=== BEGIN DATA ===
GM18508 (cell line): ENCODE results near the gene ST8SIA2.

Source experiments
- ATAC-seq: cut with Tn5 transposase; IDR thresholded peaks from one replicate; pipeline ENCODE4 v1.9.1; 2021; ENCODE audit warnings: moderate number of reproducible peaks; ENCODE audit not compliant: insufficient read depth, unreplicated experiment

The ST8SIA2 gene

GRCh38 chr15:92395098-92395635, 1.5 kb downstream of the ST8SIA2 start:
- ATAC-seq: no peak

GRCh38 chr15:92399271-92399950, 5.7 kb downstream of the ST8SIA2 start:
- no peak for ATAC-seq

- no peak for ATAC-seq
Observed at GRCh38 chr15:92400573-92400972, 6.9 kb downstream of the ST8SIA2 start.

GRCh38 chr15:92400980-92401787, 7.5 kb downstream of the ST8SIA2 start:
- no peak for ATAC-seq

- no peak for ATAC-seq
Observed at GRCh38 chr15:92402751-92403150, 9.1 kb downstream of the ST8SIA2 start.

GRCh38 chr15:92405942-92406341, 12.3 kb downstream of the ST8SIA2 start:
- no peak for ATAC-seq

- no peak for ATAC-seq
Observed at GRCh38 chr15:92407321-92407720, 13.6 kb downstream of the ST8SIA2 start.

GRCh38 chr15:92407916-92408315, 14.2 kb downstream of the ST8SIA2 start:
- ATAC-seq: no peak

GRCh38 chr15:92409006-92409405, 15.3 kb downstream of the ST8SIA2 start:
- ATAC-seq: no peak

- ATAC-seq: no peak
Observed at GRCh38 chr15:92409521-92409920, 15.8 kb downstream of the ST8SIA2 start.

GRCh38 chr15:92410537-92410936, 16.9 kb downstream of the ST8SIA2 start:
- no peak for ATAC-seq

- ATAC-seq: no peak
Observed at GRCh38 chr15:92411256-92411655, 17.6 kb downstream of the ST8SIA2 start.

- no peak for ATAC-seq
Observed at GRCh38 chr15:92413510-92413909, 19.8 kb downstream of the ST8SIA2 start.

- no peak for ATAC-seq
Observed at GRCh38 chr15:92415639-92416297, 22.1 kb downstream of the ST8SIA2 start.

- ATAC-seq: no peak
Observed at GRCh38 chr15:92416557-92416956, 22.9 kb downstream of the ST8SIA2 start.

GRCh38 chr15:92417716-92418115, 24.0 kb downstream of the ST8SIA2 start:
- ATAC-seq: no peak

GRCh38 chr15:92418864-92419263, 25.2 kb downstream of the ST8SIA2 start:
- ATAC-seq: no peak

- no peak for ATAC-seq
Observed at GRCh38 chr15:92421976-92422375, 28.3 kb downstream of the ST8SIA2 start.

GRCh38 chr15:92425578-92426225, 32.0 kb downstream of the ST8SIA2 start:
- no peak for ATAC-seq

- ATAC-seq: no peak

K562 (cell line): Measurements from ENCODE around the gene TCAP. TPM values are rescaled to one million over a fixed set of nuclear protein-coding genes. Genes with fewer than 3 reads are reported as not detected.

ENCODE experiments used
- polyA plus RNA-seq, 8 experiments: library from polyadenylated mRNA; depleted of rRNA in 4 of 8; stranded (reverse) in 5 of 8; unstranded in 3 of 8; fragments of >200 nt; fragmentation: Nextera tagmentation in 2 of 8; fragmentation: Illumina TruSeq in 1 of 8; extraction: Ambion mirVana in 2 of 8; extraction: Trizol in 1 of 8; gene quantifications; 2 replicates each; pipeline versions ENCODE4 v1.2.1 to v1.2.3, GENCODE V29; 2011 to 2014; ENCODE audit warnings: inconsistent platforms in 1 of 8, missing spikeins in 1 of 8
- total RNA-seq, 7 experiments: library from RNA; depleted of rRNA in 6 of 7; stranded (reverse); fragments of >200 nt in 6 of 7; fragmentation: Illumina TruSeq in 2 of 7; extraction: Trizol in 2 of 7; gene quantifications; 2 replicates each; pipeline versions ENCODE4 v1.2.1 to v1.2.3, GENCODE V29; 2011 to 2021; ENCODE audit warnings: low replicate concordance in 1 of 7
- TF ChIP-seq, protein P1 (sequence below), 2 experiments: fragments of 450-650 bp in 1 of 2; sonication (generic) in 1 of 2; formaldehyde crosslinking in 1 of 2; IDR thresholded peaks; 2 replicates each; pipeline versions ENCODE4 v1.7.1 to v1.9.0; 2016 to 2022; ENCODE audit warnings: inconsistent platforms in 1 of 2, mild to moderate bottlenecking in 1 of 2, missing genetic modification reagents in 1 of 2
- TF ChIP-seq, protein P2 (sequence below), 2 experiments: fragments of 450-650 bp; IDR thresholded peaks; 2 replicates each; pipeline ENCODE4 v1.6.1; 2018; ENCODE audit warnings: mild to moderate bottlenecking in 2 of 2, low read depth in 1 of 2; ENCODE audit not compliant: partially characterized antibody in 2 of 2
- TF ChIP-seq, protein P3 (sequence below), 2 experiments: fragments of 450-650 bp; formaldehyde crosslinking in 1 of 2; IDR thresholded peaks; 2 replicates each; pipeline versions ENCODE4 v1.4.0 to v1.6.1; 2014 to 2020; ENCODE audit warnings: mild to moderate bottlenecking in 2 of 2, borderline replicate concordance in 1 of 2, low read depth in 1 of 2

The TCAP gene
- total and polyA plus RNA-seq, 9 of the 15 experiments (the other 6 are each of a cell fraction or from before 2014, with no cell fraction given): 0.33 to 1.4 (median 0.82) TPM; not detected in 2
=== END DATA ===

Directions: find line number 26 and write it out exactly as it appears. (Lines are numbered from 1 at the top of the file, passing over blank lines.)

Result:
- no peak for ATAC-seq